Captain William Kidd

Capt. Kidd shipwreck: 'Living Museum of the Sea'

Historic Marker buoy and snorkel divers above the 1699 Captain Kidd shipwreck
Courtesy of Indiana University 


From Indiana University news room


Nearly three years after the discovery of the shipwreck Quedagh Merchant, abandoned by the scandalous 17th century pirate Captain William Kidd, the underwater site will be dedicated as a "Living Museum of the Sea" by Indiana University, IU researcher and archeologist Charles Beeker, and the government of the Dominican Republic.

The dedication as an official underwater museum will take place off the shore of Catalina Island in the Dominican Republic on May 23, the 310th anniversary of Kidd's hanging in London for his 'crimes of piracy.'

The dedication will note both underwater and above-ground interpretive plaques. The underwater plaques will help guide divers around the Kidd site as well as relics and rare corals at two other shipwreck sites.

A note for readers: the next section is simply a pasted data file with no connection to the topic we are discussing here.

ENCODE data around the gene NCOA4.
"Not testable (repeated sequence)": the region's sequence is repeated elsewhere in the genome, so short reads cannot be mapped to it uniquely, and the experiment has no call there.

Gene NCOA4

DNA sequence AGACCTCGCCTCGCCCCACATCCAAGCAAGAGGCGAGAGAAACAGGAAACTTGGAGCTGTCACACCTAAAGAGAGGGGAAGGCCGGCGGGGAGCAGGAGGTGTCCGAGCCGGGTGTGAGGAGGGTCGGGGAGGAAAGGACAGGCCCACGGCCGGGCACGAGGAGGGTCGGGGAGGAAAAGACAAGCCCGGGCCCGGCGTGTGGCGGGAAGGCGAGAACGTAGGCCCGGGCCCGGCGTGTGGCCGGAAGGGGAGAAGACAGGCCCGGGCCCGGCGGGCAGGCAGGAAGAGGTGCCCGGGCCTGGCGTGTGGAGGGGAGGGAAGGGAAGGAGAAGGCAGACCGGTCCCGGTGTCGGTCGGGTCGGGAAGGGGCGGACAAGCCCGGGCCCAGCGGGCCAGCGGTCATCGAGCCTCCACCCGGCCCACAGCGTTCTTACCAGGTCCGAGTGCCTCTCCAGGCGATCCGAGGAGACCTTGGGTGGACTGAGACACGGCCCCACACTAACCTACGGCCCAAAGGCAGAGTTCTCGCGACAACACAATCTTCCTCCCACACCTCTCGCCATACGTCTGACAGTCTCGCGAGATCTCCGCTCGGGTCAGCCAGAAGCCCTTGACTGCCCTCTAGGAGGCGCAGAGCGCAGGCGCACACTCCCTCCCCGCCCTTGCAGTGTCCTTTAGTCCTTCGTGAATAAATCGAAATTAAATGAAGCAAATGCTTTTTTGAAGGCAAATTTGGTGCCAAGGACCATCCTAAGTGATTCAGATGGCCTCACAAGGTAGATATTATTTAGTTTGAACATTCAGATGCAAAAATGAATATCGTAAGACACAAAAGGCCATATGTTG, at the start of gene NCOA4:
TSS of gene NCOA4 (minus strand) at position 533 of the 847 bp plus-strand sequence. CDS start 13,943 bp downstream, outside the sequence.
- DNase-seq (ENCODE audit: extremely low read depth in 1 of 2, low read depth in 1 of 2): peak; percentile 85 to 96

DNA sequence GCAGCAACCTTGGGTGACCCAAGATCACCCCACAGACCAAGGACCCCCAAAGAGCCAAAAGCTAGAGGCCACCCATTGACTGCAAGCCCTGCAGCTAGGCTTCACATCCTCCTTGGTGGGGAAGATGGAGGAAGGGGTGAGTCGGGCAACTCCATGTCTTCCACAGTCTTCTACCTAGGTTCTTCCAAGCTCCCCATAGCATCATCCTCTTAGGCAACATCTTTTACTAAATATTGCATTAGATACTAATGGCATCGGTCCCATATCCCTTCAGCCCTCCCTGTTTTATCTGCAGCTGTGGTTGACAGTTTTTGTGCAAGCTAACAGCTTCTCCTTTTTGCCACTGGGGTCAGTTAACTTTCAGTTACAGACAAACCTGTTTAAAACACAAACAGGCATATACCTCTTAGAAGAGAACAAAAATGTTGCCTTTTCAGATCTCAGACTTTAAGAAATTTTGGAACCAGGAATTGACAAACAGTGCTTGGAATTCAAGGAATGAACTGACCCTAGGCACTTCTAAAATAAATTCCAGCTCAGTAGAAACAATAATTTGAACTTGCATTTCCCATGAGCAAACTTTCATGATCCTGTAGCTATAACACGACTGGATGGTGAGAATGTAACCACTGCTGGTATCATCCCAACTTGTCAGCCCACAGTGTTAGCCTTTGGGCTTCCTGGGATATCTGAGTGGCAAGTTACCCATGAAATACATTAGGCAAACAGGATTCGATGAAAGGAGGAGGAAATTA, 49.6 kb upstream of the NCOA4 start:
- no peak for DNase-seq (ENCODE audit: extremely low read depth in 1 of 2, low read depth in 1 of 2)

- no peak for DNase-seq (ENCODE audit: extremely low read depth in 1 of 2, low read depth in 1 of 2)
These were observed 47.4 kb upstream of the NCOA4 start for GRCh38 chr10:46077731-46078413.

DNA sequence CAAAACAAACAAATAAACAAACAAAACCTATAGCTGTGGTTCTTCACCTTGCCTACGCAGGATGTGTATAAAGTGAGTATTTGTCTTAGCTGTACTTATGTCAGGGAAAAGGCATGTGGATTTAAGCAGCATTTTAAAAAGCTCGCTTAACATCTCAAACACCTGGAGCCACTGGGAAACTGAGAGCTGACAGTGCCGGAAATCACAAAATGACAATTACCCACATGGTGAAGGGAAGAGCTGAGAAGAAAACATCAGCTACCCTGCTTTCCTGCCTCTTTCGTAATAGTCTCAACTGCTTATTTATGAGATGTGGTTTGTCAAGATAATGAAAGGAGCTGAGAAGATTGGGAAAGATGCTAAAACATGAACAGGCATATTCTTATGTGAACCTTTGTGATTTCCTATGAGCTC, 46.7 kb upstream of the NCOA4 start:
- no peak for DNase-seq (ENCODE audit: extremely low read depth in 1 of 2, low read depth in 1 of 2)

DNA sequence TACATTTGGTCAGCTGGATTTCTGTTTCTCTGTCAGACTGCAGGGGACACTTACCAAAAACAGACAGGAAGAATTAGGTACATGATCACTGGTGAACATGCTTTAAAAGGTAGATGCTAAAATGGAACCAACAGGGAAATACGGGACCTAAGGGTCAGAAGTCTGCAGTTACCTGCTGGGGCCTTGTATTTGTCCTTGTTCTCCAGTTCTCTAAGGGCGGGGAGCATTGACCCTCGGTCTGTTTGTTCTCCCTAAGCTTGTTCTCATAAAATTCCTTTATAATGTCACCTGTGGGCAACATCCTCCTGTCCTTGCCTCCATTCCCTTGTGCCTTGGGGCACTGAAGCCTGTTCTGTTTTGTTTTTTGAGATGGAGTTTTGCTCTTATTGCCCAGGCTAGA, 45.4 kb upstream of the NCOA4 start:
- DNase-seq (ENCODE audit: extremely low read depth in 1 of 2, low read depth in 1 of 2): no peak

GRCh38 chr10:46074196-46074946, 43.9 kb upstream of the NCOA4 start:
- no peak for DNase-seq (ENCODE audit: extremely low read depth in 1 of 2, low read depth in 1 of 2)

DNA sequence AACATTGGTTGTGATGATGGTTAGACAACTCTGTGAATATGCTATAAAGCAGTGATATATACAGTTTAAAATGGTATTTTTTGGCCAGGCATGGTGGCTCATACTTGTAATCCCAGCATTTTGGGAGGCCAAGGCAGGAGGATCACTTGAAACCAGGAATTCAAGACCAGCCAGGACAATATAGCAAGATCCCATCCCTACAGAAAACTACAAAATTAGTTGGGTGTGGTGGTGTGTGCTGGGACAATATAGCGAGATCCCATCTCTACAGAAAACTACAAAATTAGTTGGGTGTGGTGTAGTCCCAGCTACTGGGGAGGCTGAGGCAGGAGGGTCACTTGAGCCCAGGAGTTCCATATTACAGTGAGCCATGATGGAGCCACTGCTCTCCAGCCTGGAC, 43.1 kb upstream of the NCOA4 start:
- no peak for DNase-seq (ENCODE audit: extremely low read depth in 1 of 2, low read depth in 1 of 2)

The U.S. Agency for International Development (USAID) awarded IU $200,000 to turn the Captain Kidd shipwreck site and two nearby existing underwater preserves into no-take, no-anchor "Living Museums of the Sea," where cultural discoveries will protect precious corals and other threatened biodiversity in the surrounding reef systems, under the supervision and support of the Dominican Republic's Oficina Nacional de Patrimonio Cultural Subacuático (ONPCS). USAID has since extended its support by a year, increasing the funding award to $300,000.

The Underwater Science team from the IU School of Health, Physical Education and Recreation (HPER), led by Beeker, has been working to preserve, analyze and document the Kidd shipwreck since its surprising discovery, which made headlines around the world.

This unique museum, resting in less than 10 feet of water just 70 feet from shore, will give divers the opportunity to see the 17th century ship remains, including several anchors, along with dozens of cannons, which rest on the ocean's floor and serve as home to coral and sea creatures.

Above water, several more traditional museums will benefit from artifacts that are on loan to IU by the Dominican Republic government for the purpose of study and research.

"As this ongoing multidisciplinary research continues," Beeker said, "interest in the project has grown and new partnerships are developing, including the Peace Corps assigning their volunteers to the project, and the Consorcio Dominicano de Competitividad Turistica promoting the project as a sustainable tourism destination."


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